Mr. Gibson said he decided to go downstairs to talk to her, but, since he was alone, he also decided to record the conversation on his mobile phone.

The woman in the video offered no explanation regarding why she had not paid the rent for June.

She told Mr. Gibson that he had told her on the phone that if she did not leave the apartment that he would take her to court.

She denied saying that she would leave the apartment on July 11 and suddenly became very angry and swore at Mr. Gibson, accusing him of putting words in his mouth

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A damaged toilet set at the apartment. (iWN photo)

Mr. Gibson said he got a call sometime after 7 a.m. saying that there was a truck in the yard at the apartment and the tenant was leaving.

“When we came, we met her — I have a video of that as well. I said, ‘Good day, Miss Charles, you destroyed my apartment. She did not look at us, she did not say anything,” Mr. Gibson said.

“The three guys were here with a truck jogeing (carrying) her stuff out. One of the guys was asking me if is man and woman fighting went on in here. I said no.”

Mr Gibson said he left and went back to the CID, where he met the same officer from the previous night and told him about the damage that was done to the apartment and that it could have been prevented.

“And I was hoping that they would have come quickly to catch the lady in the yard and the truck, but it took some time for them to come, so by the time they came, the lady was gone, the truck was gone.”

Mr. Gibson said that the detectives who responded took photographs of the damage that was done at the apartment.

He told iWitness News he does not know what caused the relationship with the tenant to go downhill.

“I don’t know what caused it but when I heard that it had allegedly happened before … involving the same person, I thought why didn’t somebody come to say, iWitness News or the public before…”

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What appears to be hammer prints on the wall of the apartment. (iWN photo)

He said that when the tenant approached them about the lease, she was “very nice, … a very mannerly lady” and paid her deposit up front and they had no problems during the first of her two-month stay at the apartment.

Now the Gibsons have been left with a huge bill that they believe could have been reduced had the police responded sooner.

“It is an apartment that we can’t rent like this… It is going to put us out for about two months.”

Police say they are working on it, and might bring charges against someone soon.

“We did our best to keep it out of the media because we are not ones to run to the media, but, … we don’t want anybody to have to deal with this again,” Mr. Gibson said.

When iWitness News tried to contact Charles via a number supplied by Gibson, the woman person who answered the phone said that while it belonged to Charles, she had forgotten it at a bar and might not retrieve it until Friday afternoon.

The number then contacted iWitness News via WhatsApp, saying “Hello”.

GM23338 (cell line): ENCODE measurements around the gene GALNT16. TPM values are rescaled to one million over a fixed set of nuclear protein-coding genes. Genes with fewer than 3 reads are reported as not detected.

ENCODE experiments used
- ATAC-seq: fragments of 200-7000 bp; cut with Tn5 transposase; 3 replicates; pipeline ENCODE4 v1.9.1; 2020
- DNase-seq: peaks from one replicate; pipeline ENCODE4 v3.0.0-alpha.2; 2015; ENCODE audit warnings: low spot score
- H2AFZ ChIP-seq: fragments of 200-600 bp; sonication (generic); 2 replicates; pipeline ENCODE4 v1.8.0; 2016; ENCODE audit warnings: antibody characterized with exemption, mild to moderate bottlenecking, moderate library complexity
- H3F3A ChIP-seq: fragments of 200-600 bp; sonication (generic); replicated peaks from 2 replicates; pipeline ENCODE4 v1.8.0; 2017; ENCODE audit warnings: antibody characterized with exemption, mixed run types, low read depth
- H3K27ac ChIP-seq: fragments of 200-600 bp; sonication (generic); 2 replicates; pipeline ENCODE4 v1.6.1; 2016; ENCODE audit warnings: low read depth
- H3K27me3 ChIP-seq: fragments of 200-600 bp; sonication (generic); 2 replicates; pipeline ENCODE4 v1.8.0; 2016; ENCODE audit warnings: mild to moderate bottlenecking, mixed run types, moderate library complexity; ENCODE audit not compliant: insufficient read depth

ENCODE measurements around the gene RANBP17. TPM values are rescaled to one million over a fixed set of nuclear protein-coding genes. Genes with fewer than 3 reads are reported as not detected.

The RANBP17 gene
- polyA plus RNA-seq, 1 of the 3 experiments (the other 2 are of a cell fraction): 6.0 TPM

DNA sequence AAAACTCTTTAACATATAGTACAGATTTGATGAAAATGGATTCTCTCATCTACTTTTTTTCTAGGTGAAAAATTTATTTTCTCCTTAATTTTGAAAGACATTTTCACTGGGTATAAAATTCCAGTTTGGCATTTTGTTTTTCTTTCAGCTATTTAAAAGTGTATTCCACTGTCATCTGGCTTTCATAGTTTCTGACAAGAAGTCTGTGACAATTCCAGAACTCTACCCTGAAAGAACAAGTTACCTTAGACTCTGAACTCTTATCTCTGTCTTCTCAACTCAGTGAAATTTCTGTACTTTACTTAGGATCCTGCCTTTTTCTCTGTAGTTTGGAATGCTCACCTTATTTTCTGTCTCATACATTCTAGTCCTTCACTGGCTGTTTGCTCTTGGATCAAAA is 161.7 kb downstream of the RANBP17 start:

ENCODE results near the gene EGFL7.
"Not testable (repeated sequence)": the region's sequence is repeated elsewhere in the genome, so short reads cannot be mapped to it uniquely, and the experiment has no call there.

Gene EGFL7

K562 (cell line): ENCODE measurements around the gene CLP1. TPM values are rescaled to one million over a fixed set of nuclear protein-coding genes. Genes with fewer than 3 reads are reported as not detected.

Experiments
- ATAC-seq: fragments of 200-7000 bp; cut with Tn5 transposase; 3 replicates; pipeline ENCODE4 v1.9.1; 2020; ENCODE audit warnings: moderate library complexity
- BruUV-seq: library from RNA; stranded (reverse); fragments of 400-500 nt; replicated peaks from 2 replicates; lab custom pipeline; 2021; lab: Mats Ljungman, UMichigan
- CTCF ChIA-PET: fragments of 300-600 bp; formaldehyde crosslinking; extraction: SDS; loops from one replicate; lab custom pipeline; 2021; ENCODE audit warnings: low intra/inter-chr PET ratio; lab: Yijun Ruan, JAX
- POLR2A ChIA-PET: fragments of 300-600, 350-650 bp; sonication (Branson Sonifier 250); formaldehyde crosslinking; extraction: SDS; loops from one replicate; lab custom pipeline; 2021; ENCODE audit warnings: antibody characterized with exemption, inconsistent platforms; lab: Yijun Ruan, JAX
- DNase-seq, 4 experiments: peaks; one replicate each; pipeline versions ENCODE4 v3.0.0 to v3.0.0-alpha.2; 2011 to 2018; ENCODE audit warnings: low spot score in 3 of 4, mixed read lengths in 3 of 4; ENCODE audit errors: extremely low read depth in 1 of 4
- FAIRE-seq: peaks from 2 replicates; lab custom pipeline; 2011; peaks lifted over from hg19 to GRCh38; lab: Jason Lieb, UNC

However, by the time we responded several minutes later, the number seemed to have blocked us from communicating with it via that platform.

9 replies on “Apartment smashed after police failed to respond”

  1. Jamal in Mespo says:

    When it comes to responding to a crime, the Saint Vincent Police are a shame to Law enforcement. Many say that if you report a crime you have to mention drugs weapons, or at least say that you saw a gun.

  2. Hashtag Prince says:

    Entirely unfortunate and disgusting! Why the SvG Police so lazy and unprofessional? Are you not there to serve and protect?
    The police Commissioner need to start on foot village patrols around the entire country and in the city. There seems to be a low morale in the duties of the force towards the public. It is more like you come to us and we respond if we feel like and when we feel like. The Gibson’s did everything in correct order, appealed for assistance, recorded the encounters, they played it safe. BUT—-THE POLICE!!! How sad. The
    Comissioner should have heads rolling over this. The tenant seems to believe that she has an inalienable right to damage and destroy people’s hard earned labour and investment, a pure psycho! She should be brought to justice and made to compensate these helpless citizens, or jailed if she can’t.

  3. C. ben-David says:

    1. Never rent anything to a fellow Vincentian expecting that your property will be respected.

    2. Never call the police to report a problem like this expecting them to offer any help.

    3. When you sue a poor person, never expect them to pay what is owed.

  4. Barry wilson says:

    The landlord should insist on a deposit and the first months rent and there was no way that I was going to allow that truck to leave the premises with any furnishings of a tenant who I suspect of damaging my property and owes for rent.

  5. Sad and despicable behaviour of the tenant. How can you become so enraged by destroying someone’s investment. We have an inept police service in this country that many of these guys feast on carrying news on each other to get advancement. It’ a shame what the police have done to the landlord, most of them are incompetent and lazy.

  6. When your police force is filled with school dropouts, men with anger issues, low skilled and even lower value system – in essence a force made up of persons who educationally, psychologically and morally ill suited for their employment, these incidents are the norm. I was once informed that it is the ‘paperwork’ / documentation process that partly influences their response to crime. (Transport is another determinant). When persons are cognitively slow or deficient a two page factual report can seem daunting and may require a year to complete.!!!